Women who live in rural areas are less likely than urban-dwelling women to undergo regular screenings for colorectal cancer (CRC), including colonoscopies, sigmoidoscopies, or stool tests, according to research published online October 4 in JAMA Network Open. In contrast, women in rural areas are just as likely as their urban counterparts to undergo mammograms to detect potential breast cancer.
“Our hypothesis was that there would be fewer people up to date for both breast and colon in rural areas compared to urban areas, and we found that it was only colorectal cancer,” said author Electra Paskett, PhD, Marion N. Rowley Professor of Cancer Research at the Ohio State University and director of the Division of Cancer Prevention and Control in the College of Medicine, Columbus, Ohio. Paskett explained that race, ethnicity, and age are known to affect access to medical advances such as cancer screening, but to her knowledge, this is the first study to show the impact of geography.
The team collected data for the study prior to the COVID-19 pandemic. Their analysis was conducted after data emerged indicating that the pandemic has led to delays in cancer screenings and consequently an increase in diagnoses of disease at later stages, when cancers are harder to treat.
“We’ve got to get people screened,” stressed Paskett. She argues that stool-based tests, which people take at home and mail for processing, are a convenient screening alternative to colonoscopies and may be advantageous for people in rural areas who typically need to travel farther to undergo a colonoscopy.
Paskett and colleagues assessed the results of 11 surveys conducted throughout the United States from 2017 to 2020. The surveys asked women aged 50 and older to report how recently they had undergone screening for breast cancer or CRC. The researchers then determined what proportion of these screenings met national guidelines for preventive cancer care. Of a total of 2897 women surveyed, 1090 lived in rural areas, and the rest lived in urban settings. The total sample included more than 80% White women.
Undergoing mammography within 2 years of the survey date was within guidelines; so too was undergoing a stool test within 1 year, a sigmoidoscopy within 5 years, or a colonoscopy within 10 years. Data on which CRC screening tool people received were not provided because Paskett and colleagues chose to collapse all forms of screening into a single variable.
Urban-dwelling women were significantly more likely to be in compliance with CRC screening guidelines than those in rural areas (82% vs 78%, P = .01). But geography made no difference in adherence to breast cancer screening guidelines, which stood at 81% for both groups.
The team identified several factors that were associated with higher CRC screening adherence, including age 65 and older, income above $50,000 (vs below $20,000), and having Medicare, Medicaid, or private insurance (vs having no insurance).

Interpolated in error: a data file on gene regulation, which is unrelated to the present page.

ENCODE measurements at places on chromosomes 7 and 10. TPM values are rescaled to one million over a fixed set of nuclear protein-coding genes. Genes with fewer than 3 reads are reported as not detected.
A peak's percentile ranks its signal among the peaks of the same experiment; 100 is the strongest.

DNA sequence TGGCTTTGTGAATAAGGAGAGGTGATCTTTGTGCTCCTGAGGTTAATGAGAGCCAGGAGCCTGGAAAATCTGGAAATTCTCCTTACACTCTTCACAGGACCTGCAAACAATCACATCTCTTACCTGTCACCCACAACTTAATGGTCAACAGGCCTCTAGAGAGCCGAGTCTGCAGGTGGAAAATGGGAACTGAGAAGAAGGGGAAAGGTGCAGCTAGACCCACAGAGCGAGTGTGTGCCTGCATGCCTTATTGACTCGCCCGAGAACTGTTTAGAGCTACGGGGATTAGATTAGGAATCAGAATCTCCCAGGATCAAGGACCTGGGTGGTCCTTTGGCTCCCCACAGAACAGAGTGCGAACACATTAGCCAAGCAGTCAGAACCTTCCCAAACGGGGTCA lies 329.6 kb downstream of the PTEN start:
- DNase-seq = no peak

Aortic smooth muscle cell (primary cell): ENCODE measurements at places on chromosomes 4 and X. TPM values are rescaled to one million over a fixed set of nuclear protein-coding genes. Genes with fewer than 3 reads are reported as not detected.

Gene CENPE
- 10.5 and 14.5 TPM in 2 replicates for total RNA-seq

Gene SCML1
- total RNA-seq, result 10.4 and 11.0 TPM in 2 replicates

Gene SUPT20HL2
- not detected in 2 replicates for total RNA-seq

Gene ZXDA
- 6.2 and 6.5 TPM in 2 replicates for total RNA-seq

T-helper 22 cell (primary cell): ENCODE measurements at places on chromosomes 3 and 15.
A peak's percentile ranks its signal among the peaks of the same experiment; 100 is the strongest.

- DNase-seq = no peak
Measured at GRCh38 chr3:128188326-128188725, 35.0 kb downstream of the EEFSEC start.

“One of the biggest barriers is awareness and perception of colorectal cancer risk,” said Folasade P. May, MD, PhD, director of the Melvin and Bren Simon Gastroenterology Quality Improvement Program and assistant professor of medicine at the University of California, Los Angeles, who studies barriers to CRC screening. “Women are very familiar with breast cancer risk, whether you’ve seen it on TV or heard of a famous person getting it. It’s something that’s talked about, even the NFL [National Football League] wears pink.”
In contrast, May noted that cancers of the rectum or colon remain a taboo topic of discussion, so she is not surprised by the greater rates of adherence to breast cancer screening.
May agreed that a barrier to CRC screening in rural areas is likely logistics. Some people may need to drive 100 miles or more each way to reach a center where they can undergo a colonoscopy. In addition, they need to bring along a relative or friend to take them home afterward, and that person must be able to take off work for the duration of the journey and procedure. For these reasons, she also strongly recommends wider adoption of mail-in stool tests.
“We have to embrace multimodality colorectal cancer screening,” May said. This would involve greater use of mail-in stool tests, but May pointed out that colonoscopies will still be necessary for the 8% to 10% of people whose stool test is positive. So for rural women, there is still a need to increase access to colonoscopies, May said.
The research was supported by the National Cancer Institute of the National Institutes of Health. Paskett has received grants from the Merck Foundation, Pfizer, and the Breast Cancer Research Foundation outside the submitted work. The other authors have disclosed no relevant financial relationships.
JAMA Netw Open. Published online October 4, 2021. Full text
Marcus Banks reports on new health research, with a particular focus on cancer. His writing has appeared in Spectrum, Cancer Today, Nature Medicine, The Scientist, and Gastroenterology and Endoscopy News.
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